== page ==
Film Review: Spookies (1986)

richard-corben_spookies-poster_1987Spookies harks back to that glorious time for American horror films – the mid to late 1980’s. It has the perfect mix of stereotypical teen characters (all played by actors that are well into their twenties, in line with horror tradition) and incredible special creature effects that still look good today. No CGI here – all the effects were done with puppets and models, giving them a solid, believable look that is sadly missing from today’s horror movies.

It’s your basic haunted house story, involving a group of youngsters who are driving their cars to a party (whilst drinking beer, of course!). They stray from the beaten track and chance upon an old mansion, that for some reason is built right inside a graveyard. They decide to explore the old house, which appears to be deserted. Once inside, they proceed to drink a few beers and get on each other’s nerves, before realising something isn’t quite right.

Unfortunately for the protagonists, the mansion is owned by Kreon (Felix Ward), a deranged occultist who is bent on reviving his dead girlfriend. She is reluctant to be revived, and repeatedly begs him to let her die, so you can imagine how much of a nice guy he is! He sends a small party of ghouls out to kill off each of the characters in turn, who obligingly spilt off into couples and occupy separate parts of the mansion just to make them easier to attack. This appears to be related with harvesting their life force to help him and his family of ghouls achieve immortality. Try as they might, the hapless victims cannot seem to leave the mansion and its grounds alive.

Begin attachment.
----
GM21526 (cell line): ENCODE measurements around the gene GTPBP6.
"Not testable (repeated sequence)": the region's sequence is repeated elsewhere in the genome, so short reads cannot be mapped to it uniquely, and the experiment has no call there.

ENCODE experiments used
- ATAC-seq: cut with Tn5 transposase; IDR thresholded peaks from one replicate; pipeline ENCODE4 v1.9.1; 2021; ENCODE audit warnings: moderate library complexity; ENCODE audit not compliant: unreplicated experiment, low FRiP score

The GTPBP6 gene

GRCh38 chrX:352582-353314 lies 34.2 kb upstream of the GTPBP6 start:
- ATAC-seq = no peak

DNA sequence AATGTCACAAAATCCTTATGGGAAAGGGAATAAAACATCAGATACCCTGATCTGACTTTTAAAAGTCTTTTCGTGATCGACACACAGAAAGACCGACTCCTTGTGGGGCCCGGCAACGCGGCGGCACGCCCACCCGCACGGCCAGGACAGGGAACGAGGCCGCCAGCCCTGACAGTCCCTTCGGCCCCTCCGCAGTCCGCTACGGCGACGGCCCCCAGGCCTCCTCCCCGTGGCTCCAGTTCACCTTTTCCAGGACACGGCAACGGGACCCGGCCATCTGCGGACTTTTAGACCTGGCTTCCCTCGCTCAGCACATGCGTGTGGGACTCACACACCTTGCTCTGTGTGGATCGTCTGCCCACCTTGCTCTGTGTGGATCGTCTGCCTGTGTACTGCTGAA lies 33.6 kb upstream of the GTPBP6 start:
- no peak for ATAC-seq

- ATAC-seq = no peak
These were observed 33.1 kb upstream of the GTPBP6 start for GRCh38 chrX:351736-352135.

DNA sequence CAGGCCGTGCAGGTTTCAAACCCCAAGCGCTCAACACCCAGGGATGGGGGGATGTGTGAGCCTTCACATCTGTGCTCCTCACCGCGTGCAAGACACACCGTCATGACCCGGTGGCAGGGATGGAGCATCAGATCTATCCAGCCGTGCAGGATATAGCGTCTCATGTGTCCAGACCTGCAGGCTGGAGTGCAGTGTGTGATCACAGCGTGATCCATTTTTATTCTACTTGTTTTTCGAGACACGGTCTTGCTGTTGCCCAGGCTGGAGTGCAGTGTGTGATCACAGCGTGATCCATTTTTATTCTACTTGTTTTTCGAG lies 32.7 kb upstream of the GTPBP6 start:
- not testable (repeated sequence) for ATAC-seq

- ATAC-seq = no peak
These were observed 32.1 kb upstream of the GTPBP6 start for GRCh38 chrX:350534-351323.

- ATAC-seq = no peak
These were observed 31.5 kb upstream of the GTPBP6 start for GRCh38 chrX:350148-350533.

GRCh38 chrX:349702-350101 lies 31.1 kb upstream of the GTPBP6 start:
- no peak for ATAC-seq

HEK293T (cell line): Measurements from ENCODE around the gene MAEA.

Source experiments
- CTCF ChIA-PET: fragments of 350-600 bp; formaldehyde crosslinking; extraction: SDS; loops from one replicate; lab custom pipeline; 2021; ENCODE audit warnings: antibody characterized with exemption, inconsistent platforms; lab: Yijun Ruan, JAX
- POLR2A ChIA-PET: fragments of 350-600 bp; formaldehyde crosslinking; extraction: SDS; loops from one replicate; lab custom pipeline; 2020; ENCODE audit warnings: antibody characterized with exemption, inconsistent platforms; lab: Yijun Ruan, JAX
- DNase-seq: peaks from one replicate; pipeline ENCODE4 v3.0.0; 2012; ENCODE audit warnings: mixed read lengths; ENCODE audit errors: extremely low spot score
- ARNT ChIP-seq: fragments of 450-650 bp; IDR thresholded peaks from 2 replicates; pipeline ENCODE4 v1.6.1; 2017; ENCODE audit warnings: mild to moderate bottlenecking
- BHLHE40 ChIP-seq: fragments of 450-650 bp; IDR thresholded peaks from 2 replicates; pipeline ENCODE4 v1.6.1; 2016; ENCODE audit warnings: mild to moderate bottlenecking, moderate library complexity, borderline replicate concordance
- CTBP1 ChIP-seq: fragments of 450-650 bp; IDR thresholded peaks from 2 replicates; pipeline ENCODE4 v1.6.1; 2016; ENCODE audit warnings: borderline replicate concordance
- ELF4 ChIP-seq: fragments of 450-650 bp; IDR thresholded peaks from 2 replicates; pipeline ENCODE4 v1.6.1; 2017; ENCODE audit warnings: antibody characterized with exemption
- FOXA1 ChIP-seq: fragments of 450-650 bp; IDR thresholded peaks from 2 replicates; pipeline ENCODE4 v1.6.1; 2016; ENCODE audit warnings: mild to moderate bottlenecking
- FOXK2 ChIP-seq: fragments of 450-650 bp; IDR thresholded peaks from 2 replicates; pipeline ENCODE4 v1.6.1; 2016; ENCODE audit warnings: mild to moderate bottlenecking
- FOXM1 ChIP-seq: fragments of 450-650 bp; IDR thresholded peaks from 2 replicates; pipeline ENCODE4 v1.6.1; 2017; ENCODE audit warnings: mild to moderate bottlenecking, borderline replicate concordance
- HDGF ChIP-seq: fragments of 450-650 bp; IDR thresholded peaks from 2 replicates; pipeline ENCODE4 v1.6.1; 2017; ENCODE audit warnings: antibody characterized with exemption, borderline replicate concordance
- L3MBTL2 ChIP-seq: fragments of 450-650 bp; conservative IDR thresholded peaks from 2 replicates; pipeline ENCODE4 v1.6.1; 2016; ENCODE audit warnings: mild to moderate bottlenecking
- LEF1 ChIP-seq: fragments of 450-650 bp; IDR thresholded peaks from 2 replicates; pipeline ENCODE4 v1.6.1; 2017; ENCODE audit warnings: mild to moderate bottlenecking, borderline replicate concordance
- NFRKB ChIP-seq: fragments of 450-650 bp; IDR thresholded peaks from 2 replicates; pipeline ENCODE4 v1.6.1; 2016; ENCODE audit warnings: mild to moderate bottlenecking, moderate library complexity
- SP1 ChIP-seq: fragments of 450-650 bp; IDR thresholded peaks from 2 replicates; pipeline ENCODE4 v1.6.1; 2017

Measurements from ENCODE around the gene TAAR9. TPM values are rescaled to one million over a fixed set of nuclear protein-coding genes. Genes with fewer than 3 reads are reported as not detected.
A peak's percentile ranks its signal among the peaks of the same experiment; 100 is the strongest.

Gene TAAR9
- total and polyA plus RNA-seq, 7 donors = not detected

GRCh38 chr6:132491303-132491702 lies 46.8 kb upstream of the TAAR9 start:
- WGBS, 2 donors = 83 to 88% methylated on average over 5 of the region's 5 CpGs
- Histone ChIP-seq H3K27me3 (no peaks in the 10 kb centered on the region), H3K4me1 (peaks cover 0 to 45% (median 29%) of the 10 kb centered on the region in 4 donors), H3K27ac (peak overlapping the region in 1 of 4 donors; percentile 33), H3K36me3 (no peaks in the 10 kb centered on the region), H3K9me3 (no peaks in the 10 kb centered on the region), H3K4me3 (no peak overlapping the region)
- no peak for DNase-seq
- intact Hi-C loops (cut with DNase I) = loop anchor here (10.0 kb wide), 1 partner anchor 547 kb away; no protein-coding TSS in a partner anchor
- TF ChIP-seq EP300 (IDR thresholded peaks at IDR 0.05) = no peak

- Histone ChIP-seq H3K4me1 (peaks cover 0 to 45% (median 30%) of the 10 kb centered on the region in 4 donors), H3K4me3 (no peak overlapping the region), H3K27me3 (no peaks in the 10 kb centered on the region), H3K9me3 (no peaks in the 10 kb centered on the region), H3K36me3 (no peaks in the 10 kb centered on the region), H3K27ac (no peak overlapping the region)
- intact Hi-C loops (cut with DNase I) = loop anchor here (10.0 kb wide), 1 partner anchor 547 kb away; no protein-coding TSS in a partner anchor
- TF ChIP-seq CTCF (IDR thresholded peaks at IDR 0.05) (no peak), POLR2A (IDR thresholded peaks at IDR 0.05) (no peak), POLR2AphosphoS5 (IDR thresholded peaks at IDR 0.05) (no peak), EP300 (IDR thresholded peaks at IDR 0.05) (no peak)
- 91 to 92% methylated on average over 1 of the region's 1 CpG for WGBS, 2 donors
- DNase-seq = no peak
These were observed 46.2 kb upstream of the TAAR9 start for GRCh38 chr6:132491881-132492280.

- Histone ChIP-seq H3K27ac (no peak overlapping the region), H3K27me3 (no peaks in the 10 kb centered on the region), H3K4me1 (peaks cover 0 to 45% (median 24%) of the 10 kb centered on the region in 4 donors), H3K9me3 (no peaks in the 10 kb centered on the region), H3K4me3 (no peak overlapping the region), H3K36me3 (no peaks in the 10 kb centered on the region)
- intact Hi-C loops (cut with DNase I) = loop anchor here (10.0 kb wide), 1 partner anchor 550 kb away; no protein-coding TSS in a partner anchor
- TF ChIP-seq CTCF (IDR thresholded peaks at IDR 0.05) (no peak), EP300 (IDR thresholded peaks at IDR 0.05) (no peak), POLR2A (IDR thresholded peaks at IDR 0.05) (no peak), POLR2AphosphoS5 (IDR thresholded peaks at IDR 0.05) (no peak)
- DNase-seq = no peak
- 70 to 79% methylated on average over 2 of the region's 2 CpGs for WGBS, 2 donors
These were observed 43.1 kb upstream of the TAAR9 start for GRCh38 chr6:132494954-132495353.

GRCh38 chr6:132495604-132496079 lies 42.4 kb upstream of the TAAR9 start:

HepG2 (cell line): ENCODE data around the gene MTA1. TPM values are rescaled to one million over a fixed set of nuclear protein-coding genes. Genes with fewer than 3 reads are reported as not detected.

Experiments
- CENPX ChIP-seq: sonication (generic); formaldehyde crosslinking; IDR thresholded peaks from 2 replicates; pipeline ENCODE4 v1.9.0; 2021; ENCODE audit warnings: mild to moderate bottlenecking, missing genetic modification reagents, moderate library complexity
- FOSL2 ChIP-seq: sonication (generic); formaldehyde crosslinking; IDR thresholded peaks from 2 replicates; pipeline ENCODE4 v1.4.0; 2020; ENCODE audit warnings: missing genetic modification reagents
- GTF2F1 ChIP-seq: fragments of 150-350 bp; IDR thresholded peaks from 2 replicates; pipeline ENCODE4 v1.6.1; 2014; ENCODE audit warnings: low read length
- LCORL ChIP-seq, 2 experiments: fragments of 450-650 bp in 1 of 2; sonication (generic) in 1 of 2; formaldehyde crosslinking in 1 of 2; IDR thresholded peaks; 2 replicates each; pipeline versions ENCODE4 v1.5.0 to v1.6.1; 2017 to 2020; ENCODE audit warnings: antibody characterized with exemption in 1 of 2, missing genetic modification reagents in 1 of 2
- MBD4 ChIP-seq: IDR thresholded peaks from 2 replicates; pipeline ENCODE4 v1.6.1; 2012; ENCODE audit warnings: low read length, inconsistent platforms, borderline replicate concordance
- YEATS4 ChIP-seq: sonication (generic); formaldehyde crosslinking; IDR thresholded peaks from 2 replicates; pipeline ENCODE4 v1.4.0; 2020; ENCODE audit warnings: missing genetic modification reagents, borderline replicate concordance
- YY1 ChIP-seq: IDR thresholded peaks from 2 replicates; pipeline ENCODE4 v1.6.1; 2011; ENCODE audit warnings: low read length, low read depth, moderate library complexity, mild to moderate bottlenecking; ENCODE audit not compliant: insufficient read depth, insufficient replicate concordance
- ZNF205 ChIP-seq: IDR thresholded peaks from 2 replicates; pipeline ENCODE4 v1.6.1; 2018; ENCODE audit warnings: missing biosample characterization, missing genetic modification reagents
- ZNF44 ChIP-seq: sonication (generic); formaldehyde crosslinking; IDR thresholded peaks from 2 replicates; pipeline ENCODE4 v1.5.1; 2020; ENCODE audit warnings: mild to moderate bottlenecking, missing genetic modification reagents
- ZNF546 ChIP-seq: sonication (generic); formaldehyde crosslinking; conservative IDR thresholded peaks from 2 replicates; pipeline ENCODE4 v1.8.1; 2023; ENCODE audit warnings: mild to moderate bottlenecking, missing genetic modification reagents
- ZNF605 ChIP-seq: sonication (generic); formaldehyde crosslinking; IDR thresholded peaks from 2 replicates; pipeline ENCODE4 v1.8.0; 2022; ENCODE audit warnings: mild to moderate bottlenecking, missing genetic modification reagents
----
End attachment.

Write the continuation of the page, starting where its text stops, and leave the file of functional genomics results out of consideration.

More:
The soundtrack by James Calabrese and Kenneth Higgins is vintage ’80’s movie music, and gives John Carpenter and Alan Howarth a run for their money. Calabrese and Higgins are not well known names and they didn’t go on to set the world of soundtracks on fire. I put this down to the Spookies soundtrack being fairly generic for the time. It does sound like a lot of other movie soundtracks that were doing the rounds at that time – electric drums and synth-heavy instrumental soundtracks were a staple of the era. That said, it has stood the test of time really well. I would like to see a label like Death Waltz or One-Way Static release it on vinyl in the near future. I’m sure they could get the rights to it quite easily.

Look out for the farting zombies mid-way through the film (known as the ‘Muck men’) and a Japanese femme-fatale that morphs into a man eating spider towards the end. It’s disgusting to watch her transform, but the special effects used are awesome and make me want to ban CGI all together!

While the story is cheesy and predictable by today’s standards, Spookies does manage to capture the freewheeling heavy metal music and cold beer vibe of the 1980’s and will give a warm feeling of nostalgia to anyone old enough to remember that era. If you’re too young to remember the ’80’s, Spookies is a very cool example of what you missed out on.

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